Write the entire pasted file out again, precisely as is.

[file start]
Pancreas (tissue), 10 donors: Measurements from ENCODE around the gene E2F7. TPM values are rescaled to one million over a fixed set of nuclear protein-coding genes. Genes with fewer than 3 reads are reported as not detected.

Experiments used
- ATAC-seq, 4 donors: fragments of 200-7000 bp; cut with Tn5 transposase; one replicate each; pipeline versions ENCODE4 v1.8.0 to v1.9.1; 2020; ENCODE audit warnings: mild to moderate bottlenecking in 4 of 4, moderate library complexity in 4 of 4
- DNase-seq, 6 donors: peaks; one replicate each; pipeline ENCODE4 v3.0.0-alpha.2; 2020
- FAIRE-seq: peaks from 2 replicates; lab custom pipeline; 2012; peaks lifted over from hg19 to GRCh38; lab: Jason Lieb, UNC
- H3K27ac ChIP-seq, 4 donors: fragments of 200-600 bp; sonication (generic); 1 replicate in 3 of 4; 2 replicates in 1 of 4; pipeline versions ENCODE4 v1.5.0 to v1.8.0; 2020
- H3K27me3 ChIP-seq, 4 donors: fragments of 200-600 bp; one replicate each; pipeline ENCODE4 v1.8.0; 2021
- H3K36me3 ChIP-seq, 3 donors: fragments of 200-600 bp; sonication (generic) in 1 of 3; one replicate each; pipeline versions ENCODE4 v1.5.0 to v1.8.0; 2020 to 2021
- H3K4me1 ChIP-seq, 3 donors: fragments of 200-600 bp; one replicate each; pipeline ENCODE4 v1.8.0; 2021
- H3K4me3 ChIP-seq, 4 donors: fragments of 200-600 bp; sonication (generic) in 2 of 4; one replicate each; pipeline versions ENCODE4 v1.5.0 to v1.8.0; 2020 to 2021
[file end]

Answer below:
Pancreas (tissue), 10 donors: Measurements from ENCODE around the gene E2F7. TPM values are rescaled to one million over a fixed set of nuclear protein-coding genes. Genes with fewer than 3 reads are reported as not detected.

Experiments used
- ATAC-seq, 4 donors: fragments of 200-7000 bp; cut with Tn5 transposase; one replicate each; pipeline versions ENCODE4 v1.8.0 to v1.9.1; 2020; ENCODE audit warnings: mild to moderate bottlenecking in 4 of 4, moderate library complexity in 4 of 4
- DNase-seq, 6 donors: peaks; one replicate each; pipeline ENCODE4 v3.0.0-alpha.2; 2020
- FAIRE-seq: peaks from 2 replicates; lab custom pipeline; 2012; peaks lifted over from hg19 to GRCh38; lab: Jason Lieb, UNC
- H3K27ac ChIP-seq, 4 donors: fragments of 200-600 bp; sonication (generic); 1 replicate in 3 of 4; 2 replicates in 1 of 4; pipeline versions ENCODE4 v1.5.0 to v1.8.0; 2020
- H3K27me3 ChIP-seq, 4 donors: fragments of 200-600 bp; one replicate each; pipeline ENCODE4 v1.8.0; 2021
- H3K36me3 ChIP-seq, 3 donors: fragments of 200-600 bp; sonication (generic) in 1 of 3; one replicate each; pipeline versions ENCODE4 v1.5.0 to v1.8.0; 2020 to 2021
- H3K4me1 ChIP-seq, 3 donors: fragments of 200-600 bp; one replicate each; pipeline ENCODE4 v1.8.0; 2021
- H3K4me3 ChIP-seq, 4 donors: fragments of 200-600 bp; sonication (generic) in 2 of 4; one replicate each; pipeline versions ENCODE4 v1.5.0 to v1.8.0; 2020 to 2021